The Horned God: The Masculine Divine

"The Faun" by Carlos Schwabe

“The Faun” by Carlos Schwabe

Come, blessed Pan, whom rural haunts delight,
Come, leaping, agile, wand’ring, starry light;
The Hours and Seasons, wait thy high command,
And round thy throne in graceful order stand.

Goat-footed, horned, Bacchanalian Pan,
Fanatic pow’r, from whom the world began,
Whose various parts by thee inspir’d, combine
In endless dance and melody divine.

— Orphic Hymn to Pan (2nd c. CE) (transl. by Thomas Taylor)

The monotheistic God of the Abrahamic religions is often por­trayed as the hypostatization of independence, power (i.e., “power over”), hierarchy, and dualism. The Neo-Pagan God­dess, in contrast, is the embodiment of interdependence, “power with,” relationality, and wholeness. According to historians, the god of the ancient Hebrews, Yahweh, had a wife, named “Asherah.” Over time, her religion was suppressed and memory of her worship erased by monotheistic scribes, leaving the “bache­lor God” with whom contemporary Christians, Jews, and Muslims are familiar. Neo-Pagans seek to redeem the mascu­line deity by restoring him to his place as the Consort of the God­dess.

The Neo-Pagan Horned God is a worthy consort of the Neo-Pagan Goddess. He is a composite of several ancient pagan gods, including Pan and the Celtic Cernunnos, but the Horned God is a modern creation. He is an expression of embod­ied wisdom, strength, and love. He represents virility and physi­cal love, symbolized by his animal attributes (i.e., horns or ant­lers). But he is more than sexuality. He is Eros, the energy of life.

For Neo-Pagans, the Divine Masculine is beautiful, strong, virile, and passionate, while also being respectful of female power. According to Starhawk:

“The image of the Horned God in [Neo-Pagan] Witch­craft is radically different from any other image of mascu­linity in our culture. He is gentle, tender, and com­forting, but He is also the Hunter. He is the Dying God—but his death is always in the service of the life force. He is untamed sexuality—but sexuality as a deep, holy con­necting power. He is the power of feeling and the image of what men could be if they were liberated from the con­straints of a patriarchal culture. If man had been cre­ated in the Horned God’s image, he would be free to be wild without being cruel, angry without being vi­olent, sex­ual without being coercive, spiritual without be­ing un­sexed, and able to truly love.”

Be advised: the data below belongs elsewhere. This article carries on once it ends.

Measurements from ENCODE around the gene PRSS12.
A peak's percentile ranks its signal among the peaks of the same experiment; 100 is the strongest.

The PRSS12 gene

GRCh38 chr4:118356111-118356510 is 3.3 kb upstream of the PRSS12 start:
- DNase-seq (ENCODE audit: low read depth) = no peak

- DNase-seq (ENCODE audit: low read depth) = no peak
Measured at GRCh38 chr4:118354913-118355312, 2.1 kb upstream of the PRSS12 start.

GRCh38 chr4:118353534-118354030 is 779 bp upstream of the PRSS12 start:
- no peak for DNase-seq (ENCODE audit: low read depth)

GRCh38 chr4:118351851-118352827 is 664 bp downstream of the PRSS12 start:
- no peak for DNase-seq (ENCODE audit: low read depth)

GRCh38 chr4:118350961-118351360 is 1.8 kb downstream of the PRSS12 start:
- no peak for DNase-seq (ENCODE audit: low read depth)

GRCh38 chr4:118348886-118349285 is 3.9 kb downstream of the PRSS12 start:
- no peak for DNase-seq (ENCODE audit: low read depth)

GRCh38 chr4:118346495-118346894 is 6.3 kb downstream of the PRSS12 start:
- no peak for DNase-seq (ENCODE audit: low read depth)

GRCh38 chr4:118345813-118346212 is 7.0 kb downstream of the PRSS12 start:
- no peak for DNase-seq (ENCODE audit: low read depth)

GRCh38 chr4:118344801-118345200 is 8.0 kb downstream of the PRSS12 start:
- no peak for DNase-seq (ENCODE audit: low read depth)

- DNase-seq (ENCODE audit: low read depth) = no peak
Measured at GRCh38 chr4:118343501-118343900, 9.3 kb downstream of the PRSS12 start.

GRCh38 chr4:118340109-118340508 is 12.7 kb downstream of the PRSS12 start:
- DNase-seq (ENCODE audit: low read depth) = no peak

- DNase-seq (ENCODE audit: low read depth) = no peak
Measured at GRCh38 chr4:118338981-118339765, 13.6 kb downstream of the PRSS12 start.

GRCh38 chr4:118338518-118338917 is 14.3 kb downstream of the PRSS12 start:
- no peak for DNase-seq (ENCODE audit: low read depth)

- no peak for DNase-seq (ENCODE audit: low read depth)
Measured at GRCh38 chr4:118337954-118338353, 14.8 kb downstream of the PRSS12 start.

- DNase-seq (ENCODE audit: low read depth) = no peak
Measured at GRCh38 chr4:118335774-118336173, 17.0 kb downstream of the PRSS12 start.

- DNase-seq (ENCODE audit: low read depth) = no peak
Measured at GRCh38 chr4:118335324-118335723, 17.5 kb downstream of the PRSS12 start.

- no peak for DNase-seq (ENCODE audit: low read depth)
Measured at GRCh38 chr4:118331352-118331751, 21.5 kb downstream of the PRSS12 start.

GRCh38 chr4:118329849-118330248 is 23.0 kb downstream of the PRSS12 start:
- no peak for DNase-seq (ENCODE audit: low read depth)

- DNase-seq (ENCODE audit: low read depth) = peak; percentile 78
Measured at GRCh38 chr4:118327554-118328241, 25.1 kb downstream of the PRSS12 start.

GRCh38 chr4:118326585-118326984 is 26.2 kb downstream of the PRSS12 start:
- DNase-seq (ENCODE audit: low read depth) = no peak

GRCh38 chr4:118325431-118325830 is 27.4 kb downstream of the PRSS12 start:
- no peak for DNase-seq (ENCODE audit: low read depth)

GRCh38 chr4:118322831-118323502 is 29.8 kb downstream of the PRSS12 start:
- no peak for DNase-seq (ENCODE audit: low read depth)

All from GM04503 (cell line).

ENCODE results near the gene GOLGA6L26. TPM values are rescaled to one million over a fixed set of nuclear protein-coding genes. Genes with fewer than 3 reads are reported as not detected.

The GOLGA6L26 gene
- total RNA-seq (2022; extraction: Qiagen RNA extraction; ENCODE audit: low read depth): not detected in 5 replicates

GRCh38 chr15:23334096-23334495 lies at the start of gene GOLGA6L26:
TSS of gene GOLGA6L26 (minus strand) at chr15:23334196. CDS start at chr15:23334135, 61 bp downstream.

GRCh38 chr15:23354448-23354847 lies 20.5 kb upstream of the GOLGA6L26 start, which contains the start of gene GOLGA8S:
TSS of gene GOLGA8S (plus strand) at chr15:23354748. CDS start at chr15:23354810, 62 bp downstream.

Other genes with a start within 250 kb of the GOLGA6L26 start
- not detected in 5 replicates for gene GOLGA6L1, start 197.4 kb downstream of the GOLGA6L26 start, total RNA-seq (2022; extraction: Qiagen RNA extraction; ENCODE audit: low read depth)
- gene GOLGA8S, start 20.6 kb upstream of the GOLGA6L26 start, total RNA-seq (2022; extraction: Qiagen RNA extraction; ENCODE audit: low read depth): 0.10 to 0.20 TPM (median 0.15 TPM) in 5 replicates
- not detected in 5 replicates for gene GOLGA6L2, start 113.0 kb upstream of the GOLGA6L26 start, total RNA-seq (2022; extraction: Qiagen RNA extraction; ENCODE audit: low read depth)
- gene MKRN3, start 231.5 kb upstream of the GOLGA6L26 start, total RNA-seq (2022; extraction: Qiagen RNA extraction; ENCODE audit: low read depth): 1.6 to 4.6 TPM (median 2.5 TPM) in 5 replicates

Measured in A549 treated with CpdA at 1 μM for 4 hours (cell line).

The Horned God is most often depicted with a stag’s antlers, sym­bolizing his connection with animals, wilderness, the hunt, and virility. But he takes other forms, including the solar Sun God, the vegetative Green Man, the perennial Dying and Reviv­ing God of the harvest. Raven Grimassi has identified four arche­types of the “Men’s Mystery Tradition,” which can be understood as four aspects of the Horned God:

  • Hero: embodies the mystery of the quest
  • Satyr: embodies the mystery of the sexual nature of men
  • Hunter/Warrior: embodies the mystery of the hunt and bat­tle
  • Divine King/Slain God: embodies the mystery of self-sacri­fice

These archetypes correspond with the evolution of the Consort through the Wheel of the Year, from spring to winter.

Mythologically, the Horned God is both the Son and the Con­sort of the Goddess. As her Son, he symbolizes our depend­ence on our material and psychological Source, the Goddess. As her Consort, the God symbolizes the complement to the Divine Feminine, which creates the dynamic balance that turns the Wheel of the Year. The Horned God has both light and dark as­pects, which perpetually struggle with each other for the favor of the capricious Goddess. They are called the “Oak King” and the “Holly King,” each reigning over half of the year, and repre­sented symbolically as a lion and a unicorn or bull.

Updated 2019

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